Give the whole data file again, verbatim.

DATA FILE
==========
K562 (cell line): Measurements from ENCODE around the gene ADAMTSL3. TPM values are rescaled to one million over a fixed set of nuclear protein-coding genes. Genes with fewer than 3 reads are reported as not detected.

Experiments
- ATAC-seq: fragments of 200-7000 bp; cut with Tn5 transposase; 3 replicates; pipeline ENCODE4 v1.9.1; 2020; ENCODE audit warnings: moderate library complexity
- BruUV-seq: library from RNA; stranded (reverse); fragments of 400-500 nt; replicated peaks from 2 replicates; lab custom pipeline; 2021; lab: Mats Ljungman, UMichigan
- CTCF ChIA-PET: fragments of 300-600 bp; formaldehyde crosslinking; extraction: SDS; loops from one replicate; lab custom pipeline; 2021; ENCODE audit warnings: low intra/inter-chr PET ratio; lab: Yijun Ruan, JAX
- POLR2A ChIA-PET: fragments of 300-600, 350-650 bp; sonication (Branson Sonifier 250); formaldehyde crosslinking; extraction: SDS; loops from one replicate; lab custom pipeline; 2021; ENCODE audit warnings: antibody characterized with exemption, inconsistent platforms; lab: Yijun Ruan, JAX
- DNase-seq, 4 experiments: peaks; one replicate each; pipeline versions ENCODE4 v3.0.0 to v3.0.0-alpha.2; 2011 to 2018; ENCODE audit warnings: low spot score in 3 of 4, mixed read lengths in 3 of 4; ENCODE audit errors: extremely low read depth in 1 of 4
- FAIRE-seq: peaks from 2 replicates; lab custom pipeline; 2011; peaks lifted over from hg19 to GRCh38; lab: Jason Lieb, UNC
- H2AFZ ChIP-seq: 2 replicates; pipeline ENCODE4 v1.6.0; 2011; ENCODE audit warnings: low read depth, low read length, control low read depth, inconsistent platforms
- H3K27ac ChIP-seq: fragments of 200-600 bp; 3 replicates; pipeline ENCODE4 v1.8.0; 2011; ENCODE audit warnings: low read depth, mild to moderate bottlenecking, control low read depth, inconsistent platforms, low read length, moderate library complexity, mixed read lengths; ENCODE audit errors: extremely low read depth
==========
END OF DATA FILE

K562 (cell line): Measurements from ENCODE around the gene ADAMTSL3. TPM values are rescaled to one million over a fixed set of nuclear protein-coding genes. Genes with fewer than 3 reads are reported as not detected.

Experiments
- ATAC-seq: fragments of 200-7000 bp; cut with Tn5 transposase; 3 replicates; pipeline ENCODE4 v1.9.1; 2020; ENCODE audit warnings: moderate library complexity
- BruUV-seq: library from RNA; stranded (reverse); fragments of 400-500 nt; replicated peaks from 2 replicates; lab custom pipeline; 2021; lab: Mats Ljungman, UMichigan
- CTCF ChIA-PET: fragments of 300-600 bp; formaldehyde crosslinking; extraction: SDS; loops from one replicate; lab custom pipeline; 2021; ENCODE audit warnings: low intra/inter-chr PET ratio; lab: Yijun Ruan, JAX
- POLR2A ChIA-PET: fragments of 300-600, 350-650 bp; sonication (Branson Sonifier 250); formaldehyde crosslinking; extraction: SDS; loops from one replicate; lab custom pipeline; 2021; ENCODE audit warnings: antibody characterized with exemption, inconsistent platforms; lab: Yijun Ruan, JAX
- DNase-seq, 4 experiments: peaks; one replicate each; pipeline versions ENCODE4 v3.0.0 to v3.0.0-alpha.2; 2011 to 2018; ENCODE audit warnings: low spot score in 3 of 4, mixed read lengths in 3 of 4; ENCODE audit errors: extremely low read depth in 1 of 4
- FAIRE-seq: peaks from 2 replicates; lab custom pipeline; 2011; peaks lifted over from hg19 to GRCh38; lab: Jason Lieb, UNC
- H2AFZ ChIP-seq: 2 replicates; pipeline ENCODE4 v1.6.0; 2011; ENCODE audit warnings: low read depth, low read length, control low read depth, inconsistent platforms
- H3K27ac ChIP-seq: fragments of 200-600 bp; 3 replicates; pipeline ENCODE4 v1.8.0; 2011; ENCODE audit warnings: low read depth, mild to moderate bottlenecking, control low read depth, inconsistent platforms, low read length, moderate library complexity, mixed read lengths; ENCODE audit errors: extremely low read depth